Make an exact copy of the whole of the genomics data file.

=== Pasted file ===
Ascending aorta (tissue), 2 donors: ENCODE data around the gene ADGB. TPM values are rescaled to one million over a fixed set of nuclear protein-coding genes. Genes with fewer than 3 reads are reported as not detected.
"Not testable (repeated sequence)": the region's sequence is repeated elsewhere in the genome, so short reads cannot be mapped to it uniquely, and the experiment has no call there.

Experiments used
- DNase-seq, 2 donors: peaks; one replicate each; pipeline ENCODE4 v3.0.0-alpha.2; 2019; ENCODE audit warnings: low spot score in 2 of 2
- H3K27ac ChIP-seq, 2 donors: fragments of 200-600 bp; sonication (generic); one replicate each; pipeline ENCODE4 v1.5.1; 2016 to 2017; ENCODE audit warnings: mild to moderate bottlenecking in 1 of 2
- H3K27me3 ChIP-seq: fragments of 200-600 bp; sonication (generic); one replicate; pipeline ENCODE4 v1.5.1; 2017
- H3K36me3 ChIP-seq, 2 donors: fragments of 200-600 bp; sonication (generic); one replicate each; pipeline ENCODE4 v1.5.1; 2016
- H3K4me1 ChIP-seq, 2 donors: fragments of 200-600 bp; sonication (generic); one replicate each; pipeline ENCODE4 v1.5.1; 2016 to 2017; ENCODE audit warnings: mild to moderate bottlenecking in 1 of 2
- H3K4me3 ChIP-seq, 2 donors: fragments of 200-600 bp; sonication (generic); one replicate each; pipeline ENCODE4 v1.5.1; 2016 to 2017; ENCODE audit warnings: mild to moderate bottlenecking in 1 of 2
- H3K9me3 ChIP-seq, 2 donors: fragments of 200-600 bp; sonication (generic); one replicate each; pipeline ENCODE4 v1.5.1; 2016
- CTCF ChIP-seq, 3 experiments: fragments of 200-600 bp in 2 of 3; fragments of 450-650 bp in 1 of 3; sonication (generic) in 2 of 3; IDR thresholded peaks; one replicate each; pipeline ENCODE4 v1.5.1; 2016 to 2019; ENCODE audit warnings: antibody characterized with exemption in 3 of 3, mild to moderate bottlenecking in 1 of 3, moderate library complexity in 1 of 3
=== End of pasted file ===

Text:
Ascending aorta (tissue), 2 donors: ENCODE data around the gene ADGB. TPM values are rescaled to one million over a fixed set of nuclear protein-coding genes. Genes with fewer than 3 reads are reported as not detected.
"Not testable (repeated sequence)": the region's sequence is repeated elsewhere in the genome, so short reads cannot be mapped to it uniquely, and the experiment has no call there.

Experiments used
- DNase-seq, 2 donors: peaks; one replicate each; pipeline ENCODE4 v3.0.0-alpha.2; 2019; ENCODE audit warnings: low spot score in 2 of 2
- H3K27ac ChIP-seq, 2 donors: fragments of 200-600 bp; sonication (generic); one replicate each; pipeline ENCODE4 v1.5.1; 2016 to 2017; ENCODE audit warnings: mild to moderate bottlenecking in 1 of 2
- H3K27me3 ChIP-seq: fragments of 200-600 bp; sonication (generic); one replicate; pipeline ENCODE4 v1.5.1; 2017
- H3K36me3 ChIP-seq, 2 donors: fragments of 200-600 bp; sonication (generic); one replicate each; pipeline ENCODE4 v1.5.1; 2016
- H3K4me1 ChIP-seq, 2 donors: fragments of 200-600 bp; sonication (generic); one replicate each; pipeline ENCODE4 v1.5.1; 2016 to 2017; ENCODE audit warnings: mild to moderate bottlenecking in 1 of 2
- H3K4me3 ChIP-seq, 2 donors: fragments of 200-600 bp; sonication (generic); one replicate each; pipeline ENCODE4 v1.5.1; 2016 to 2017; ENCODE audit warnings: mild to moderate bottlenecking in 1 of 2
- H3K9me3 ChIP-seq, 2 donors: fragments of 200-600 bp; sonication (generic); one replicate each; pipeline ENCODE4 v1.5.1; 2016
- CTCF ChIP-seq, 3 experiments: fragments of 200-600 bp in 2 of 3; fragments of 450-650 bp in 1 of 3; sonication (generic) in 2 of 3; IDR thresholded peaks; one replicate each; pipeline ENCODE4 v1.5.1; 2016 to 2019; ENCODE audit warnings: antibody characterized with exemption in 3 of 3, mild to moderate bottlenecking in 1 of 3, moderate library complexity in 1 of 3